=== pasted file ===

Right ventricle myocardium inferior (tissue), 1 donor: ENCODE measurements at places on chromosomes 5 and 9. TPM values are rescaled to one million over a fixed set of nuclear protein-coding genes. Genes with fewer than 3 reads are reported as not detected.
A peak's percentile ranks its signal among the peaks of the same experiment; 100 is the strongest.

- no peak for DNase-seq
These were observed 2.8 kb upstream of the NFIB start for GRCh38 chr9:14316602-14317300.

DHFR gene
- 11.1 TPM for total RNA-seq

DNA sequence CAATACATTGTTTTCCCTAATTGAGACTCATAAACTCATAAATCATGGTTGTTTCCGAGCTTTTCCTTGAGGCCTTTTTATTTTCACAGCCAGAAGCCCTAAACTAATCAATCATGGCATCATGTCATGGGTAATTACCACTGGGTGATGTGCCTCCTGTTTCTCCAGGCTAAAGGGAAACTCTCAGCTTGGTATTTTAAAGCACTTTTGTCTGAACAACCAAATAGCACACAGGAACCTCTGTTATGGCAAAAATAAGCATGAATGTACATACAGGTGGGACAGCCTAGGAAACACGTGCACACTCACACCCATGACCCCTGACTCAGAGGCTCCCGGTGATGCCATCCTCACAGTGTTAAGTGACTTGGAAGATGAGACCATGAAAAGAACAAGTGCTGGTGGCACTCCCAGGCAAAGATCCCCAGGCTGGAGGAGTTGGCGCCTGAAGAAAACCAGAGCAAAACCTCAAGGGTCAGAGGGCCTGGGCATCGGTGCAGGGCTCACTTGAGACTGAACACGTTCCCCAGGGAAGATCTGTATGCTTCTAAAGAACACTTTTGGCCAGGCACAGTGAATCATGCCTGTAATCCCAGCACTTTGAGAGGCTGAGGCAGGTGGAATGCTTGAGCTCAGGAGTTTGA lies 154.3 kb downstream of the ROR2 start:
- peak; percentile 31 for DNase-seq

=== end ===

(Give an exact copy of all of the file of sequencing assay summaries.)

Right ventricle myocardium inferior (tissue), 1 donor: ENCODE measurements at places on chromosomes 5 and 9. TPM values are rescaled to one million over a fixed set of nuclear protein-coding genes. Genes with fewer than 3 reads are reported as not detected.
A peak's percentile ranks its signal among the peaks of the same experiment; 100 is the strongest.

- no peak for DNase-seq
These were observed 2.8 kb upstream of the NFIB start for GRCh38 chr9:14316602-14317300.

DHFR gene
- 11.1 TPM for total RNA-seq

DNA sequence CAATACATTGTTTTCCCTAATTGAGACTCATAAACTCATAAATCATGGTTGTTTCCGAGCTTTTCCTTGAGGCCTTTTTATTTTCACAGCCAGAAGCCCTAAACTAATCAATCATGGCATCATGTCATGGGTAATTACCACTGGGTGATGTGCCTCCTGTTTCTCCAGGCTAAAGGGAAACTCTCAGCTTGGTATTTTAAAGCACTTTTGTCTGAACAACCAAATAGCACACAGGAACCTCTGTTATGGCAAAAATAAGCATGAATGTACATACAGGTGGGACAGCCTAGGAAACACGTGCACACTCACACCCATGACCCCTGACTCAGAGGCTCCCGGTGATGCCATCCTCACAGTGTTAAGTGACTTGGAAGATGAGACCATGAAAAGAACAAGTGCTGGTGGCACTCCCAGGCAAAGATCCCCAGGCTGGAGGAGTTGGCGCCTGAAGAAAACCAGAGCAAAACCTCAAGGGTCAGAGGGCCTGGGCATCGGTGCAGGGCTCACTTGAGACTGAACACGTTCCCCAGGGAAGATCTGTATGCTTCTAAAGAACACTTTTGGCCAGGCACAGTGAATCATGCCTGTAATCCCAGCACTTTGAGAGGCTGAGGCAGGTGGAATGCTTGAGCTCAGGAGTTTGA lies 154.3 kb downstream of the ROR2 start:
- peak; percentile 31 for DNase-seq